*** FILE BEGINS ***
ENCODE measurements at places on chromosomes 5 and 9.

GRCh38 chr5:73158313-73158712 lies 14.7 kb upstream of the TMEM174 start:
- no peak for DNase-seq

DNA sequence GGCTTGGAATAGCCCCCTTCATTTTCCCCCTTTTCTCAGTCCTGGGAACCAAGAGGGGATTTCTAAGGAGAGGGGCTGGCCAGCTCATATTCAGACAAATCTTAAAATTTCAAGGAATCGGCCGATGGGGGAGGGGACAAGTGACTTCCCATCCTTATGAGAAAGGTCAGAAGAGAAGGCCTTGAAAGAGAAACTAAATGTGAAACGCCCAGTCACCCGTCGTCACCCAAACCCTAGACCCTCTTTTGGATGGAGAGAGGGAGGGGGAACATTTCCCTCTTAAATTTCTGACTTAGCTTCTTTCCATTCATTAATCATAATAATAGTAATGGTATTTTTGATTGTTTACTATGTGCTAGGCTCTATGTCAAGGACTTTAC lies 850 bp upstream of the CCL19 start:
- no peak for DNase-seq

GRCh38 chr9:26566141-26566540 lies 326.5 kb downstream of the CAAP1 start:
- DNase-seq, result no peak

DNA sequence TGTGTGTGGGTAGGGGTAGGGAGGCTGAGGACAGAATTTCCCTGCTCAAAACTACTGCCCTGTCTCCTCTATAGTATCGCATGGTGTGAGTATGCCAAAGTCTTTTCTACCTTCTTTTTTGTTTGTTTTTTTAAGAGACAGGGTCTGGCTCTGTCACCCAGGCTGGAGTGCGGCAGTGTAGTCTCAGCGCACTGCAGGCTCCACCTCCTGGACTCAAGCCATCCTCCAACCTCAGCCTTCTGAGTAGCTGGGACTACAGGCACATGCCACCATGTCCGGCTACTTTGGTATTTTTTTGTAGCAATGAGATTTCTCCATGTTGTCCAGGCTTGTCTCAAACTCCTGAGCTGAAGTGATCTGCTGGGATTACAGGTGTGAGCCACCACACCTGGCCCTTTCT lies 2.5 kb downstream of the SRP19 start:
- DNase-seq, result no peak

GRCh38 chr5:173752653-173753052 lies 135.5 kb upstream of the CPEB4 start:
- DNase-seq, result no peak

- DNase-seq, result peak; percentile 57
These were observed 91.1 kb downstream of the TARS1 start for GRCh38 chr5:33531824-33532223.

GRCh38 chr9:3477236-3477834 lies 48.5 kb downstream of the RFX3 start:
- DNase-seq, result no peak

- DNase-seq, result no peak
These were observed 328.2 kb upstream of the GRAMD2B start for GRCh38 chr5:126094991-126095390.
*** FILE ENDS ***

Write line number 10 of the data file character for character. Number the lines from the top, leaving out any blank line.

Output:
GRCh38 chr5:173752653-173753052 lies 135.5 kb upstream of the CPEB4 start: